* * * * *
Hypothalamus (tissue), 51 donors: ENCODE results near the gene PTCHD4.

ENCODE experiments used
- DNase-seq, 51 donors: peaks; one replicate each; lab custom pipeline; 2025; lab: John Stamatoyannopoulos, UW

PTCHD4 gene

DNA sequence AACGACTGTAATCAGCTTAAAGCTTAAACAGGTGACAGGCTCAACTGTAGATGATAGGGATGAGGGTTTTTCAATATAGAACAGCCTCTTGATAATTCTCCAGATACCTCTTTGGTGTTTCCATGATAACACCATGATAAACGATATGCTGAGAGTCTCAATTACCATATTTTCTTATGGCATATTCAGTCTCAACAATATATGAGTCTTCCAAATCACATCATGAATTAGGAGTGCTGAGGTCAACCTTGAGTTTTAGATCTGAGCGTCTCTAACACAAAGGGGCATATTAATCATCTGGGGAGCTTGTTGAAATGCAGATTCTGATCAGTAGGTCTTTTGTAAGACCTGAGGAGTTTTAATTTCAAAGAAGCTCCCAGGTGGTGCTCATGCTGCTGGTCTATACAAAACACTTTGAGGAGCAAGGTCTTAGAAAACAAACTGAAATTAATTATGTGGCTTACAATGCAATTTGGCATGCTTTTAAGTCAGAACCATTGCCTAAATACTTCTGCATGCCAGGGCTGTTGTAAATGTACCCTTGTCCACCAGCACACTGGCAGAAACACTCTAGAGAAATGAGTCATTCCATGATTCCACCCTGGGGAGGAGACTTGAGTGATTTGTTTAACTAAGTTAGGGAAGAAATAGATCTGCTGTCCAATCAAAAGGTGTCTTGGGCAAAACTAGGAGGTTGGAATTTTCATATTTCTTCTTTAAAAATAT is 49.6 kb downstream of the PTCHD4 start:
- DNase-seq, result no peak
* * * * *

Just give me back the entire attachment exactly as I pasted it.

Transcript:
Hypothalamus (tissue), 51 donors: ENCODE results near the gene PTCHD4.

ENCODE experiments used
- DNase-seq, 51 donors: peaks; one replicate each; lab custom pipeline; 2025; lab: John Stamatoyannopoulos, UW

PTCHD4 gene

DNA sequence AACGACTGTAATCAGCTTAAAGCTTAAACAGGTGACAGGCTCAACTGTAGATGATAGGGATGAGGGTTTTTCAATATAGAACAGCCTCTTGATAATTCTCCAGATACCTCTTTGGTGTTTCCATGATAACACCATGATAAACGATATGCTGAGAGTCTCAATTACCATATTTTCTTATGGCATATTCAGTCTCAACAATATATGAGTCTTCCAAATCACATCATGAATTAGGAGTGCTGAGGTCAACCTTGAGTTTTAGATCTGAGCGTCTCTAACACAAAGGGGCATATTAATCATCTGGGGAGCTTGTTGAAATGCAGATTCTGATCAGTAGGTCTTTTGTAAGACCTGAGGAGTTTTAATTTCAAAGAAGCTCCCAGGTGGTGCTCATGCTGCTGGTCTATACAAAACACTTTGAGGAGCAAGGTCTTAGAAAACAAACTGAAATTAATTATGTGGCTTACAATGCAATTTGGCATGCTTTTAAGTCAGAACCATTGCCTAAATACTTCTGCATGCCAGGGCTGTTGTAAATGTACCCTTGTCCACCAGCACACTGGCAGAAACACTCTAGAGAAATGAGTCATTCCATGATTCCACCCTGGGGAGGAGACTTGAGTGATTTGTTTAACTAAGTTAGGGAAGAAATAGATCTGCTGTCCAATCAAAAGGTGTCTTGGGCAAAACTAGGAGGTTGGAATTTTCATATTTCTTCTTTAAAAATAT is 49.6 kb downstream of the PTCHD4 start:
- DNase-seq, result no peak